Writing Much, Despite Reading Struggles

Fragonard painting of woman reading

(painted by Jean-Honoré Fragonard)

Over the past couple of years, I’ve read many fellow authors’ declarations of being avid readers when they were children. That they would sneak a book under their covers and get in another few precious moments of reading exciting books before their parents would remind them to go to sleep.

Others would talk about remembering reading at a very early age and loving it throughout their childhood into their adult years. This dedication and love of reading books led them to write books themselves. And this seems to make a whole lot of sense. You read a lot, you get ideas, and you naturally write with these inspirational stories having primed the creative pump in your imaginative brain.

But this wasn’t my experience.

At times I feel both sad and amazed that my writing journey is not the usual, logical path of my fellow writers. I’m an anomaly of sorts. I truly believe it.

I grew up hating to read. As early as I can remember, I had little interest in books, other than to look at the colorful pictures and at times, listen to my dad or a teacher read a story to me and my fellow students.

young girl reading book

Reading had been a struggle for me, a lot of hard work. By mid grade school age, it was discovered I had reading comprehension problems. When my dad wasn’t away on a case (he was a lawyer and a judge in the Air Force), he’d spend an hour or so a night sitting with me on the couch, listening to me read aloud one of the classics in large, vivid books with plenty of pictures, but with age-appropriate, tough words.

I remember agonizing through reading each sentence. It was so laborious–a tremendous mental work akin to the hard, physical work of pushing a heavy rock up a steep hill. But Dad kept encouraging me, guiding me along, patiently working with me for about three years (around fourth to sixth grade).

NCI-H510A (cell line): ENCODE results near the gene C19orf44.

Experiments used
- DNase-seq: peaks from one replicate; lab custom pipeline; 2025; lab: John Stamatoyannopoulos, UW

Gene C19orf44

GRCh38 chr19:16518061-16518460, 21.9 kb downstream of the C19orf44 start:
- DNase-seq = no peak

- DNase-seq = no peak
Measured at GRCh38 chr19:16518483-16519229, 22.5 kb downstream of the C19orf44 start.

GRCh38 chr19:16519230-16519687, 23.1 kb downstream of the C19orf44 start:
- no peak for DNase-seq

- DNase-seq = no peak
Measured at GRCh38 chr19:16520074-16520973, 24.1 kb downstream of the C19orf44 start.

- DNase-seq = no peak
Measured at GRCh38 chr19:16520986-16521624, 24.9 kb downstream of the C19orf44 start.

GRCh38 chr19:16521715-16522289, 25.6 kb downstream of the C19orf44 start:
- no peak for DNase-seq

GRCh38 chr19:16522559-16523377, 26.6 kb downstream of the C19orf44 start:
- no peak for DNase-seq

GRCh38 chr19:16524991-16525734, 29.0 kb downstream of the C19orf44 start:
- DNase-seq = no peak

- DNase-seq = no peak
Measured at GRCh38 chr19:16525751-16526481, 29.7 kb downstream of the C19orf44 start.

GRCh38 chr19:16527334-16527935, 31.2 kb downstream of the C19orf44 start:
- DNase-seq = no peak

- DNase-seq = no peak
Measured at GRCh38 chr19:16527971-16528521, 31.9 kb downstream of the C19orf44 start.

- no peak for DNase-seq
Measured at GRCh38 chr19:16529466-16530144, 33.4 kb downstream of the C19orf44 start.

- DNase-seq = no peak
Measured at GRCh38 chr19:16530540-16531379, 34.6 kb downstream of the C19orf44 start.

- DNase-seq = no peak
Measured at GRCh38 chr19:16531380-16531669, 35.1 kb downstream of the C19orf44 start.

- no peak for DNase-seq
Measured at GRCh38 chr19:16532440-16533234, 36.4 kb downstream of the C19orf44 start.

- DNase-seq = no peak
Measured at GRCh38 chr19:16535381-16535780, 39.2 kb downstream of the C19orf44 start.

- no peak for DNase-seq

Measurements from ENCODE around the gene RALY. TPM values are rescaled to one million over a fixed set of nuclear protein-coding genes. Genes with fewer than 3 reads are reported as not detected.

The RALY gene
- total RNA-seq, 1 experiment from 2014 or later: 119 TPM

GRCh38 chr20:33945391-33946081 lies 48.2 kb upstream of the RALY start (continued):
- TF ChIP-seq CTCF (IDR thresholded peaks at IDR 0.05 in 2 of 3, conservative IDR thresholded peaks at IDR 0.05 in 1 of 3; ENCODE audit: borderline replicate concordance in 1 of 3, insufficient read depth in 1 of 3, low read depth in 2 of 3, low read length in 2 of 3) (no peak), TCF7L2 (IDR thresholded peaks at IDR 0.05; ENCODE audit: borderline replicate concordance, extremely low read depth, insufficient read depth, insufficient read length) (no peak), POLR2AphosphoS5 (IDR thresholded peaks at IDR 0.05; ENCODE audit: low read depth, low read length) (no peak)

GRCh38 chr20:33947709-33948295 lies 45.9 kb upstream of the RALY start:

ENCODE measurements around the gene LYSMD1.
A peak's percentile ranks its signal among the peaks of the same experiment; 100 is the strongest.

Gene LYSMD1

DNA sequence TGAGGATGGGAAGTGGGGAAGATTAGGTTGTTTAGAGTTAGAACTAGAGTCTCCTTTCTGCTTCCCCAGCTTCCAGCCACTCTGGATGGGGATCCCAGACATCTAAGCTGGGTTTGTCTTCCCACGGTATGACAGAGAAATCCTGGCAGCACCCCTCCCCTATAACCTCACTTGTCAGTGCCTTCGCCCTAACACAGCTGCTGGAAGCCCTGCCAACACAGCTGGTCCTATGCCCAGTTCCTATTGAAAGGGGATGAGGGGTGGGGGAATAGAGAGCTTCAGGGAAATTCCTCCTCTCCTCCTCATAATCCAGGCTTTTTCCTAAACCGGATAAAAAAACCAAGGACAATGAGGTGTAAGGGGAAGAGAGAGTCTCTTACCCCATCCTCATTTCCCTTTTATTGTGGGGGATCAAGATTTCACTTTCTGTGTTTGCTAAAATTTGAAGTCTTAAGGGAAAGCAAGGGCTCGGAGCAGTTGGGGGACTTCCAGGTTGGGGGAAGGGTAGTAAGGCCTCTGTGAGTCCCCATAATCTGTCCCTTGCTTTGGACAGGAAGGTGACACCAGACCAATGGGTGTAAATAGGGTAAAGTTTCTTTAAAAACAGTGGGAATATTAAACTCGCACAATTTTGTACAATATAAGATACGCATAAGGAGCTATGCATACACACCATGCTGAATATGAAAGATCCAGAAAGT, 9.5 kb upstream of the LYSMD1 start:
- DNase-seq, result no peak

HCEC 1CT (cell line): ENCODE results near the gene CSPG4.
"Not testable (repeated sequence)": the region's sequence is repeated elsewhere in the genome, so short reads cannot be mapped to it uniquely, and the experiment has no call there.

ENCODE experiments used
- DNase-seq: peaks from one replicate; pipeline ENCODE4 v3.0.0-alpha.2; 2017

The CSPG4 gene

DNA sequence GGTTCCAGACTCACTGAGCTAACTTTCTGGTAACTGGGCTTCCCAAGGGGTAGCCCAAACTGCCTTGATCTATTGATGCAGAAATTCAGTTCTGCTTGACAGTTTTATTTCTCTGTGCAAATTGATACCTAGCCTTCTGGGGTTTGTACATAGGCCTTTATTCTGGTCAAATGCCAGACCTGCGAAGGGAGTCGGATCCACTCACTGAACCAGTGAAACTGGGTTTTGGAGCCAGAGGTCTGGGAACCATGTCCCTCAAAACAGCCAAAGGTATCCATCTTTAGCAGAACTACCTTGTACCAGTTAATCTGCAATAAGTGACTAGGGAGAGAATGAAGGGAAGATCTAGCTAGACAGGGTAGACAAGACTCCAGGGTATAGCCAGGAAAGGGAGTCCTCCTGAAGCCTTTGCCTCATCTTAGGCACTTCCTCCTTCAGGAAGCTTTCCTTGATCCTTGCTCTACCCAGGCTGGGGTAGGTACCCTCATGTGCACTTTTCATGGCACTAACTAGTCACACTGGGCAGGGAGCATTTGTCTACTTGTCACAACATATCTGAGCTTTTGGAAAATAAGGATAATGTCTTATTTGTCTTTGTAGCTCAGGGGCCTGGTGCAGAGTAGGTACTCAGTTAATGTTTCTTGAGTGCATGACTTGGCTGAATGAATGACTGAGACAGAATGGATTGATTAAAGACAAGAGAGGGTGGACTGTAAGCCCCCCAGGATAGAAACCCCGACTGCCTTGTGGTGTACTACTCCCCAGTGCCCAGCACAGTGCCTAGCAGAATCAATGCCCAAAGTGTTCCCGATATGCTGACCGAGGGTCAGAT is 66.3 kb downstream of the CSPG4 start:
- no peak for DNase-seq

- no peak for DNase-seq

I went into junior high school still struggling to a certain extent, with little interest in reading, let alone learning. This was my academic path throughout high school, as well.

But something had changed. I did read a few assigned books in my English literature class in eleventh grade, and when I a sophomore, I fell in love with the North & South TV mini-series and ended up reading the first two books in the series. Also, when I was eighteen and nineteen, I read the whole eight-volume series of the Kent Family Chronicles (both series written by John Jakes).

I think, perhaps, watching TV and movies helped me create my stories in lieu of reading. I’ve always been a visual learner.

As for gaining an interest in learning, it wasn’t until I went to business college a couple of years after graduating high school, that I was ready to learn and wanted to learn.

But here’s the unbelievable part of my journey.

Throughout all of my struggles with reading, I wrote all the time with little effort, from second grade all the way through my teens and early twenties before putting it aside when I married and had children.

As you know, if you read any of my older blog posts, I returned to writing in 2014, and it felt so good to be back where I believe I belonged.

How could a child, a young girl, a woman, write stories with plots, decent sentence structures, spelling, some stories over a hundred pages in length, but rarely ever pick up a book until her late teens, early twenties?

It’s a tiny miracle to me.

shining bright light of miracles

This tiny miracle tells me this is my talent, God’s gift to me.

I finally realized this only about two years ago. It hit me like a refreshing, cool breeze on a warm spring day. And I’m so glad it did. Since my early twenties, I’ve been reading and continue to read many, many books.

 

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Pieces of Paradisiacal Prose

butterfly beauty

We all know and enjoy the written beauty that is found in poetry.  I know we readers also appreciate beautiful prose in fiction (and in creative nonfiction). When I come across such glorious text, I have to read it at least three times, drinking in the imagery, language, and writing style of the author’s work.  I’ve read a few books in the past two year mostly for my World Literature and Romantic Literature classes, and some of the writing really struck me at how stunning and masterfully written it was.  So, I’m going to share with you a few excerpts from three books.

plain truth book